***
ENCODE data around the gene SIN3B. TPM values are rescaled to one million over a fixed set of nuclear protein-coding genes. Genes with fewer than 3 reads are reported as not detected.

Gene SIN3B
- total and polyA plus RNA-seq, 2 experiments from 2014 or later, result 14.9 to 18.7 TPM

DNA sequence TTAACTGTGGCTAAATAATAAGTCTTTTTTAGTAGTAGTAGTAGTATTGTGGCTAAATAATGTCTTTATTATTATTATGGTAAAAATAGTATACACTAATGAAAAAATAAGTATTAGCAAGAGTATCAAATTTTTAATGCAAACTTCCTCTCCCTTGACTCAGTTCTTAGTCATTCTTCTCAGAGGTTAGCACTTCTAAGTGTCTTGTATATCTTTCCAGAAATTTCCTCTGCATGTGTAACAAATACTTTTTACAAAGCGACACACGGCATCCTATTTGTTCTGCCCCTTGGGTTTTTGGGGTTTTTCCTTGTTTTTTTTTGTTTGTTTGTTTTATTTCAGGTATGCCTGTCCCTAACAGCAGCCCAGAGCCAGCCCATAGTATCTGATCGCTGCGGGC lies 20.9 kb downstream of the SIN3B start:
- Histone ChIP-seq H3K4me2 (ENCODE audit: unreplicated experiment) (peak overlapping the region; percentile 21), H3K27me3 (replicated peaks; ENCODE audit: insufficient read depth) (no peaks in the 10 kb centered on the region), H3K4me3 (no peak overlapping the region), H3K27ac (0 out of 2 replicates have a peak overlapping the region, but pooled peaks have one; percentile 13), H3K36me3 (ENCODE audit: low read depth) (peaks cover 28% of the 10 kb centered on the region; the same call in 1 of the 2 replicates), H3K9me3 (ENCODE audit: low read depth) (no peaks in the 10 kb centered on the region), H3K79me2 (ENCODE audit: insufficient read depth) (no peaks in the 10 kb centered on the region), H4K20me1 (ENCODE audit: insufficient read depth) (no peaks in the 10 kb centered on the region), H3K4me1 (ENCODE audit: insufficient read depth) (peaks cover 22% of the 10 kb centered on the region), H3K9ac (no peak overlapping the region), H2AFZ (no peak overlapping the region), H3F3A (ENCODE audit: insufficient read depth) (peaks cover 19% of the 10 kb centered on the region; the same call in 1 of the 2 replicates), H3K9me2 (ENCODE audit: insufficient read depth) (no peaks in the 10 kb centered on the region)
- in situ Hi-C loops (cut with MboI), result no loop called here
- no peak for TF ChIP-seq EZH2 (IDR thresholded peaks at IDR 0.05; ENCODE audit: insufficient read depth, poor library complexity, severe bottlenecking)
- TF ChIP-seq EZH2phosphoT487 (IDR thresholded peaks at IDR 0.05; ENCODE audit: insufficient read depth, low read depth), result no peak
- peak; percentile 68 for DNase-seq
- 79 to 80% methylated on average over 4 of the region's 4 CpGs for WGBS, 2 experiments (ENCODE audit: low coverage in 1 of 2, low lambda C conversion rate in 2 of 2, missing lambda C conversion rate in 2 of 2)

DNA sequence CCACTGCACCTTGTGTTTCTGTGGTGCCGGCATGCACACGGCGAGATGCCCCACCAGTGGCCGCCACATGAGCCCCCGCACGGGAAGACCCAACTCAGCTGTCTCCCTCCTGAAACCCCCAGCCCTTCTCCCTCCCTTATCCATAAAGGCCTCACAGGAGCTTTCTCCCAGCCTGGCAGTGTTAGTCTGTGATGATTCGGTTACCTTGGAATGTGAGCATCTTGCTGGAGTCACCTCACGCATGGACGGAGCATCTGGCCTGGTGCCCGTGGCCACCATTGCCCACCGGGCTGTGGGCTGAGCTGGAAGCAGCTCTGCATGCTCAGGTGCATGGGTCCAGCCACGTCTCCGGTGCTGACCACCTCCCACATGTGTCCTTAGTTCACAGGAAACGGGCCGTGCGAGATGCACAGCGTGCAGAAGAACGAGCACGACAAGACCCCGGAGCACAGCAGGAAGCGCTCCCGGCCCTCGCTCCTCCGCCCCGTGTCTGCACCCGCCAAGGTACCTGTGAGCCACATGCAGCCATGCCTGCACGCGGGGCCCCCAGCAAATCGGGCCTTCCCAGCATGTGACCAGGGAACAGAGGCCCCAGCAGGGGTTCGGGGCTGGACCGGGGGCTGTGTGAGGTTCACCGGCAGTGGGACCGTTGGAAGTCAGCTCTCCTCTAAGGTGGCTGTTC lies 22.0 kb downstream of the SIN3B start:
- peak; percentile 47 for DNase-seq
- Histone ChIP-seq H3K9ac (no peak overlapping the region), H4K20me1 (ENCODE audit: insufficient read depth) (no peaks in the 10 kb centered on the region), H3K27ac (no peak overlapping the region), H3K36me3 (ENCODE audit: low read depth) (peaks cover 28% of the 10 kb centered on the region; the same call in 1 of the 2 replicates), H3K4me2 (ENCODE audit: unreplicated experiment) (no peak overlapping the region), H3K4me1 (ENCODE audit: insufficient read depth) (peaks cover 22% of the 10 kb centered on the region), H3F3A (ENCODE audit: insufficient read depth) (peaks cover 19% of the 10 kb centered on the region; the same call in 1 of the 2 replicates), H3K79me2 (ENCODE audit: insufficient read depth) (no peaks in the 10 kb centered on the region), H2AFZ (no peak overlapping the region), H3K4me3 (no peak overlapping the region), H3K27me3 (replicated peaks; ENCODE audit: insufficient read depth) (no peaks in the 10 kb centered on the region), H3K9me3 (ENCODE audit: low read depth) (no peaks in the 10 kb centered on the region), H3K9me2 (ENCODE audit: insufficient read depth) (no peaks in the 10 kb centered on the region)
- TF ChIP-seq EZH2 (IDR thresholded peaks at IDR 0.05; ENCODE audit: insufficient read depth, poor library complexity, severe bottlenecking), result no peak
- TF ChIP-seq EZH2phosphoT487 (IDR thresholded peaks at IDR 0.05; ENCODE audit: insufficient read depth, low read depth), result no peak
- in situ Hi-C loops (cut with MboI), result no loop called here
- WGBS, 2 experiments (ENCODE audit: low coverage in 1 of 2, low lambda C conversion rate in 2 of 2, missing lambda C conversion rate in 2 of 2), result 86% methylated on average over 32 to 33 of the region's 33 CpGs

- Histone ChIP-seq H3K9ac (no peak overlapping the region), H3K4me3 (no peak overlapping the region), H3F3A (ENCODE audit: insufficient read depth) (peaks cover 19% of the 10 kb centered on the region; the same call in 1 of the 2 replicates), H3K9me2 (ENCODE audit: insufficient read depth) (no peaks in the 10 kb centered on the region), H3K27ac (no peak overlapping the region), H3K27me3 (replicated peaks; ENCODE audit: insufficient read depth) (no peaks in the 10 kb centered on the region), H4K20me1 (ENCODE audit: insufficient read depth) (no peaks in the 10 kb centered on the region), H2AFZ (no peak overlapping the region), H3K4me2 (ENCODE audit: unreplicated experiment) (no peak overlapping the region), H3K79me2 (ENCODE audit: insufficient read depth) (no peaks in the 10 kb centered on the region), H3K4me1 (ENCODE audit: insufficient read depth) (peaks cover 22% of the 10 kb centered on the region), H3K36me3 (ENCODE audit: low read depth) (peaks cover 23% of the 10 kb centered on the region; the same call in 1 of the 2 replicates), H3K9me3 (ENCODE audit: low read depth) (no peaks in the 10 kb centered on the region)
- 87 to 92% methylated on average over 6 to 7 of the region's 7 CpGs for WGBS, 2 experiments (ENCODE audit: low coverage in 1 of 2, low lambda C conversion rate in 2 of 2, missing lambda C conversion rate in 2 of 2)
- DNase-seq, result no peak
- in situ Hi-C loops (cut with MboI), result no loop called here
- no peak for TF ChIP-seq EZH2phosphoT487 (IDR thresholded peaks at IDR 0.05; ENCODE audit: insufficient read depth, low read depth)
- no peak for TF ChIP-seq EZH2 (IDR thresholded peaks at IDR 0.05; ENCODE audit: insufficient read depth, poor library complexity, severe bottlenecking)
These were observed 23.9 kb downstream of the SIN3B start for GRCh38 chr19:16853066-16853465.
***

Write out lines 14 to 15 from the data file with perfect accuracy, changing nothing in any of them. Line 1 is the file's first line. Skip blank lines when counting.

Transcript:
- TF ChIP-seq EZH2 (IDR thresholded peaks at IDR 0.05; ENCODE audit: insufficient read depth, poor library complexity, severe bottlenecking), result no peak
- TF ChIP-seq EZH2phosphoT487 (IDR thresholded peaks at IDR 0.05; ENCODE audit: insufficient read depth, low read depth), result no peak